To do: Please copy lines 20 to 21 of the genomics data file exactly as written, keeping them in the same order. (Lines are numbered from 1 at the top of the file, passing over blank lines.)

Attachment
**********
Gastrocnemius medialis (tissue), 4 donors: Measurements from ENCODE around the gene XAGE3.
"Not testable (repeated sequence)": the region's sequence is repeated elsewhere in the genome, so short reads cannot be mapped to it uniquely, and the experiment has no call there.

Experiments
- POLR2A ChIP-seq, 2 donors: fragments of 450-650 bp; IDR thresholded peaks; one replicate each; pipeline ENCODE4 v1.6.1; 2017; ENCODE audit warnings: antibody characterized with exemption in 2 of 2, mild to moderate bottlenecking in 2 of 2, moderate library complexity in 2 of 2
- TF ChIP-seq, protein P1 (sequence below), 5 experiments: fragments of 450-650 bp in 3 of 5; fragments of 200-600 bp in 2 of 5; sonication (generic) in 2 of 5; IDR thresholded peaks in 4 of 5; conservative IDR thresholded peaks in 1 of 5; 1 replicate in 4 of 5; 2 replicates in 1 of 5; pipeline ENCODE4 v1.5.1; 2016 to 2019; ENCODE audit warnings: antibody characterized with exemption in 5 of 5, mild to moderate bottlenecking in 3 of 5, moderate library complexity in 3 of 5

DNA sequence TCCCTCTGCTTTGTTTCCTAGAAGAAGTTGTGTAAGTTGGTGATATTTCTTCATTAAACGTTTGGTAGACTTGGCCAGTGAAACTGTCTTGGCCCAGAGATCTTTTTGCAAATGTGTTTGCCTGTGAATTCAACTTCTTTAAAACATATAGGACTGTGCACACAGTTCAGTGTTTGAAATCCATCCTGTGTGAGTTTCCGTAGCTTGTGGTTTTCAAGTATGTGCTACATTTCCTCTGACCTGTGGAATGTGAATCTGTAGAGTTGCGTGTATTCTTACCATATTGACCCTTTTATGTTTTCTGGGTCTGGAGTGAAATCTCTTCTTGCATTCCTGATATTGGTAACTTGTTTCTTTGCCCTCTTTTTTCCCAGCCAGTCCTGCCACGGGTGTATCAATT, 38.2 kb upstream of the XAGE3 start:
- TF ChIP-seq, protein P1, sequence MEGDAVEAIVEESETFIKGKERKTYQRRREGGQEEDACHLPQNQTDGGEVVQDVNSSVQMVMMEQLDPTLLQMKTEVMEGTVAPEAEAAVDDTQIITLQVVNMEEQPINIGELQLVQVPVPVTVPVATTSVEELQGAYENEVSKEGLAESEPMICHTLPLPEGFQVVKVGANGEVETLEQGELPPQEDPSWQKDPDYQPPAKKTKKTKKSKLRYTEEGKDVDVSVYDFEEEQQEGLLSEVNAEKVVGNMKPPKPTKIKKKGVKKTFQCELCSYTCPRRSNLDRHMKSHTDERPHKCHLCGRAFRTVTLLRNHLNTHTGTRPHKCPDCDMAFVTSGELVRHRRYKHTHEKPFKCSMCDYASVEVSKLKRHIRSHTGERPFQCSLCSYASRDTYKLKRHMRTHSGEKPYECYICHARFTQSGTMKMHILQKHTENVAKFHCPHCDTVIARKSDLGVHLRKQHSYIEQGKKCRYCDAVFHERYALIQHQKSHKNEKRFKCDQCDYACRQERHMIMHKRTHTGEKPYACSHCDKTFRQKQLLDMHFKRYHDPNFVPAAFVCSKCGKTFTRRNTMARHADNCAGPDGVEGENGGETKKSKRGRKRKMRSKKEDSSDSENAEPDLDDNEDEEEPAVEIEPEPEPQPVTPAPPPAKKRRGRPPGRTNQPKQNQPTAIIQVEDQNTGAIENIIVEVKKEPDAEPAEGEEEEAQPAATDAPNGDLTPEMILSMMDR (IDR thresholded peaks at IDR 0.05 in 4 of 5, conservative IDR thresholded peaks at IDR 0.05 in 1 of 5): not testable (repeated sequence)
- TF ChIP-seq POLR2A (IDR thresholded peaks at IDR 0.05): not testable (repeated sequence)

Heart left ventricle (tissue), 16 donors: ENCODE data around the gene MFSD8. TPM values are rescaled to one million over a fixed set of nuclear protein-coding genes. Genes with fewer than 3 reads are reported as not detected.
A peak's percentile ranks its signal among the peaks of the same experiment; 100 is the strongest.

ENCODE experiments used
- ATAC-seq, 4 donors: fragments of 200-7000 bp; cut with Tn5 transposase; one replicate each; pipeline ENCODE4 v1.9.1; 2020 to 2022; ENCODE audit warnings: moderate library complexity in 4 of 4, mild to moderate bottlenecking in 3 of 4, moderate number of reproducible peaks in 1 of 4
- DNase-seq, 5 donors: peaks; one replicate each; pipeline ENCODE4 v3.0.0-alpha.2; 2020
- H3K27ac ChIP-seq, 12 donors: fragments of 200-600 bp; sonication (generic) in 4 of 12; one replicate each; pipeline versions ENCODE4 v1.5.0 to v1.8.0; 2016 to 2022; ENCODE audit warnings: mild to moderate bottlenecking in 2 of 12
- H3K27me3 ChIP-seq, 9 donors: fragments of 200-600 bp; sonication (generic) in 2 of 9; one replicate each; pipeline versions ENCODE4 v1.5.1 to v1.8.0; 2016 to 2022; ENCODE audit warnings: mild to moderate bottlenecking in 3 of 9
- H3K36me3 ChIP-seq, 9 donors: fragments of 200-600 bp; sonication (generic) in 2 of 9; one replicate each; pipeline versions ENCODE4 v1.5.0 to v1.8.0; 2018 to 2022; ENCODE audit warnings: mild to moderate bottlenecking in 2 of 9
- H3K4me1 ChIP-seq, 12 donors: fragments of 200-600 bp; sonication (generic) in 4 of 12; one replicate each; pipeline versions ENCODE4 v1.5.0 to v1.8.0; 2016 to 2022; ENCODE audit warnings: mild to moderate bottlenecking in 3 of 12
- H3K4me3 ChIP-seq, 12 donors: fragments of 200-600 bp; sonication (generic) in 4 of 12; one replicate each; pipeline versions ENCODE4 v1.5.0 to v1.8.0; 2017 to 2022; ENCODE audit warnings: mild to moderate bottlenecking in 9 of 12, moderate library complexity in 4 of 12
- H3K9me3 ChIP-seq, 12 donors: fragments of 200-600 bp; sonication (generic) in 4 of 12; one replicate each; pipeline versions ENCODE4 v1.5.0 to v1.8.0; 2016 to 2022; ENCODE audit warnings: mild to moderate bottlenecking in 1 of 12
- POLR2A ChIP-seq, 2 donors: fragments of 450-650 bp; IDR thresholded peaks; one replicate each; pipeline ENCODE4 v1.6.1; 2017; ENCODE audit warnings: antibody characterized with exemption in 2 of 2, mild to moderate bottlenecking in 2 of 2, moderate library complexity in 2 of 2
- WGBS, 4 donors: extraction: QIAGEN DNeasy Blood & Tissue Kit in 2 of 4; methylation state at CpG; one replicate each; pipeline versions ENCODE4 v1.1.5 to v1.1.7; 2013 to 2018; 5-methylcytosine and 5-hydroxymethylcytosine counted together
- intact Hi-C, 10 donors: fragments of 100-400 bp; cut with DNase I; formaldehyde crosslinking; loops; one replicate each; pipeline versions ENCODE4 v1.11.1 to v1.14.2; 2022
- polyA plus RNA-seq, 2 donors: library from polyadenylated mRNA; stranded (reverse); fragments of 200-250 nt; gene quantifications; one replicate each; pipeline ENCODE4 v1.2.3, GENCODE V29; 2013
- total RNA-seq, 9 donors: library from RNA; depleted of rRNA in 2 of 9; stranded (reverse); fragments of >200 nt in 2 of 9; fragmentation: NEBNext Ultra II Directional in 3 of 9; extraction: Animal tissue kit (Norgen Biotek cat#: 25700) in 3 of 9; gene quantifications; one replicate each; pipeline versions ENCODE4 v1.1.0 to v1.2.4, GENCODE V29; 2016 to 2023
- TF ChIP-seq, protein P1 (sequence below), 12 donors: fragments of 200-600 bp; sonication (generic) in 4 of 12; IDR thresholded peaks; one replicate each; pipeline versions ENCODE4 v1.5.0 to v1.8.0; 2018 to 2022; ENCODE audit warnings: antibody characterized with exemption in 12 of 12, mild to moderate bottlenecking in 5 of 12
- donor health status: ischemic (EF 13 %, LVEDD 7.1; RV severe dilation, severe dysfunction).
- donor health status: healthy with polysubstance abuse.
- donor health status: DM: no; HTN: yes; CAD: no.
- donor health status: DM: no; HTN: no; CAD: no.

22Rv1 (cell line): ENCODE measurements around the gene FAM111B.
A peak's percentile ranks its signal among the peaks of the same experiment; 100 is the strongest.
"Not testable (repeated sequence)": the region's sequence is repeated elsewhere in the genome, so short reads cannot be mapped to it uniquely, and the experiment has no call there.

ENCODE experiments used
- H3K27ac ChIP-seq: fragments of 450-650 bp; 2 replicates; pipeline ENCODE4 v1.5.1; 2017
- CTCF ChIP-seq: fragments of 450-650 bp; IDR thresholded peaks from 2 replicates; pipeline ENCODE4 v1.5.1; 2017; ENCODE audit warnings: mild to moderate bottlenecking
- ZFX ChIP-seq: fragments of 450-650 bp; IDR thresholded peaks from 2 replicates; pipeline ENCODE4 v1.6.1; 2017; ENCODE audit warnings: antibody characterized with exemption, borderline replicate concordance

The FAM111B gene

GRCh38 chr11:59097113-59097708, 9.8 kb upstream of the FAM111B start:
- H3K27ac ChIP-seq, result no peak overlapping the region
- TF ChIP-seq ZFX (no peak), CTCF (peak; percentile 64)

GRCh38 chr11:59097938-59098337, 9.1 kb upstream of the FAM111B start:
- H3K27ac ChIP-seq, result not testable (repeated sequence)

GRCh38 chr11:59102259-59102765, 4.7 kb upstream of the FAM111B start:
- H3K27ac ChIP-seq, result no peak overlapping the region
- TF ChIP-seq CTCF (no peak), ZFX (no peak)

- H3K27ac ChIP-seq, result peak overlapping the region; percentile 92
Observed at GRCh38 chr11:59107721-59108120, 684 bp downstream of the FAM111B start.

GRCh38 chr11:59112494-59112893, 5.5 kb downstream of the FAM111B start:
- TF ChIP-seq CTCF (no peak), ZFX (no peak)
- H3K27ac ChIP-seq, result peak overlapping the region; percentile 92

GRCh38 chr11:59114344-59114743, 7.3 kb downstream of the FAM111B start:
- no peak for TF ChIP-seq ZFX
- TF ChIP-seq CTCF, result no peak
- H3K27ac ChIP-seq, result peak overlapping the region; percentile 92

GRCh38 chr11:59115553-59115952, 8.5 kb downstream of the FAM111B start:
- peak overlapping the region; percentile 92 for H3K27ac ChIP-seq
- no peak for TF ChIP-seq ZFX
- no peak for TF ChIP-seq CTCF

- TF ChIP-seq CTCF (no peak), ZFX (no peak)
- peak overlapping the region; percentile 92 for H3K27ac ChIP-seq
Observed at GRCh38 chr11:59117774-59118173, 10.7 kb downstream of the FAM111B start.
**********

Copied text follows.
- POLR2A ChIP-seq, 2 donors: fragments of 450-650 bp; IDR thresholded peaks; one replicate each; pipeline ENCODE4 v1.6.1; 2017; ENCODE audit warnings: antibody characterized with exemption in 2 of 2, mild to moderate bottlenecking in 2 of 2, moderate library complexity in 2 of 2
- WGBS, 4 donors: extraction: QIAGEN DNeasy Blood & Tissue Kit in 2 of 4; methylation state at CpG; one replicate each; pipeline versions ENCODE4 v1.1.5 to v1.1.7; 2013 to 2018; 5-methylcytosine and 5-hydroxymethylcytosine counted together